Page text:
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KETCHIKAN - The Southeast Alaska Conservation Council and The Wilderness Society have appealed the U.S. Forest Service's proposed Emerald Bay timber sale on the northwest side of Cleveland Peninsula.
The peninsula, north of Ketchikan, is a popular hunting and recreation area that is also close to area sawmills.
"It will build roads opposed by biologists and the state of Alaska, chop up old-growth reserves, and illegally target the most valuable trees to be exported in the round," said Buck Lindekugel, SEACC's staff attorney, in a prepared statement. "On top of that, the U.S. Forest Service hasn't been honest with the public about the real motivation for the sale."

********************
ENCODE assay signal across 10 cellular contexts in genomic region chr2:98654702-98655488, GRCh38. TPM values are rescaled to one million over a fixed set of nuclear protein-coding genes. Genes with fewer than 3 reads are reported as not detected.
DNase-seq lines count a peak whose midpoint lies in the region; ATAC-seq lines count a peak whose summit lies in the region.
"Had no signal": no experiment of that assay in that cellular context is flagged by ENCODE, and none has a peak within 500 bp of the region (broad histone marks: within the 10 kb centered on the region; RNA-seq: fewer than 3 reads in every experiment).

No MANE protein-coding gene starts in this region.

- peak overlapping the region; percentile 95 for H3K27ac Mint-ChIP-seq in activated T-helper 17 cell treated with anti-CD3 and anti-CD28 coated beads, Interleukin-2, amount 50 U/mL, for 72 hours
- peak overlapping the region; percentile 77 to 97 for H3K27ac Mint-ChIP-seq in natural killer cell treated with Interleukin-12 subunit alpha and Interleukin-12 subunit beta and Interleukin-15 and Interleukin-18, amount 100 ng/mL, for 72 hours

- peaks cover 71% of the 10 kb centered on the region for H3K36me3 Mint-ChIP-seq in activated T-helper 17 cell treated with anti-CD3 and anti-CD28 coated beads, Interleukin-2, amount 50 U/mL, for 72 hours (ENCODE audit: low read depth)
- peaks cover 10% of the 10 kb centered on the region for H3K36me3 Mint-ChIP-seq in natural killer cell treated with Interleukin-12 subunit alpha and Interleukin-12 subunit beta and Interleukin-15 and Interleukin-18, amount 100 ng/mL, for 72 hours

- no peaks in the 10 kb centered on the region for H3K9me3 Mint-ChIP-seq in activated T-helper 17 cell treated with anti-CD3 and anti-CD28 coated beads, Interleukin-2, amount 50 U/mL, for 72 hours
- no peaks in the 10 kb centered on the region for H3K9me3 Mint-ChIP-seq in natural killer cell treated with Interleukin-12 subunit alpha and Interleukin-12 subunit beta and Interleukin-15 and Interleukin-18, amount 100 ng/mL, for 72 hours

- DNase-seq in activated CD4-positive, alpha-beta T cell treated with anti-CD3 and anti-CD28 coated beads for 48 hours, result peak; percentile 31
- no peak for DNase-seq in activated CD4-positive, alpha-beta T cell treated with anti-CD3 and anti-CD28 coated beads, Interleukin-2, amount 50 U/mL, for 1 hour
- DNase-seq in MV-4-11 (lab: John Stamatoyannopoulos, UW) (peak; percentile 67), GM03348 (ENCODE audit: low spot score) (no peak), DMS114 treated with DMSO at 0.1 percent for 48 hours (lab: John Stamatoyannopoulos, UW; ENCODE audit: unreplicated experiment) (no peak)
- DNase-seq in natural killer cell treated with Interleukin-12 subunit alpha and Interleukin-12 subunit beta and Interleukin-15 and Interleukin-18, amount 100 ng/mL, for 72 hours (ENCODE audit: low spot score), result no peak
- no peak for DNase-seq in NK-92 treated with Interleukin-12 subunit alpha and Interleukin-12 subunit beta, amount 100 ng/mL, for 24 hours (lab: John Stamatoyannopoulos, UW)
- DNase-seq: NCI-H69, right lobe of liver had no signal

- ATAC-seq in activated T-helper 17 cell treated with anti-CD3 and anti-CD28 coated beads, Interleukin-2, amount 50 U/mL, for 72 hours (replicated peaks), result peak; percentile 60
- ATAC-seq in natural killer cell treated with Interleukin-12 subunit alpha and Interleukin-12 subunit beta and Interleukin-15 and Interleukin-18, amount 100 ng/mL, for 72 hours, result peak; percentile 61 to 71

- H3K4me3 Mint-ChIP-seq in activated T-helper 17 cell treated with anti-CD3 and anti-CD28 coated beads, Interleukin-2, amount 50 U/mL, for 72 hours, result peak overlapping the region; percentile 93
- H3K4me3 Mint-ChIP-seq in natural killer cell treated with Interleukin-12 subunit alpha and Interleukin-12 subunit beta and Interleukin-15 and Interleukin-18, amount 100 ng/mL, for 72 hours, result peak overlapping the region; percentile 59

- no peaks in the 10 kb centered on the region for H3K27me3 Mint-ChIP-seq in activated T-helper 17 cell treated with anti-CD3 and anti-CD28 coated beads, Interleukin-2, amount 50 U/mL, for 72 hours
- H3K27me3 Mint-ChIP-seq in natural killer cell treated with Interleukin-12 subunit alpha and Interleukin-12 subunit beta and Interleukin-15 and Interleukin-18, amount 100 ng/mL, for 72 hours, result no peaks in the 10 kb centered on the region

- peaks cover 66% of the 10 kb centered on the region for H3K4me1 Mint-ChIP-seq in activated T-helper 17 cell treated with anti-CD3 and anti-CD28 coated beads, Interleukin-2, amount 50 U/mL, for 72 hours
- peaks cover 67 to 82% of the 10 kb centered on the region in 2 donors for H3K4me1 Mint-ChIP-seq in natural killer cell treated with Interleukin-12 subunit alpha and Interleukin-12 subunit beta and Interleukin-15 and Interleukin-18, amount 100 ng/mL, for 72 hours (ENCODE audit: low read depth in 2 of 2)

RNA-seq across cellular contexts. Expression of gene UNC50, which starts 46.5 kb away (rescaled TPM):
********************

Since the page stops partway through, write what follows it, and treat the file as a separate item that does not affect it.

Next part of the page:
The conservation groups contend the agency told the public it planned the timber sale to test helicopter logging costs. However, they cite a memo Feb. 17 from Jerry Ingersoll, Forest Service district ranger for Ketchikan, to another Forest Service employee that said the Emerald Bay sale was planned as a somewhat experimental project in anticipation of the larger Port Stewart project. According to the memo, the situation changed when Emerald Bay became the only part of the Cleveland Peninsula eligible for logging.
The memo also said that during scoping, the agency gave the impression that no roads would be involved, which is no longer the case.
Ingersoll denied Tuesday that the agency had been dishonest.
Ingersoll told the Ketchikan Daily News he recalled writing the memo and described it as an internal document in which he provided the history of the proposed sale.
The intent on Emerald Bay from day one, he said, was to explore a way to demonstrate good ways of logging without incurring the kinds of impacts that people feared. But as the agency went through an analysis, it determined helicopter logging was not feasible, he said.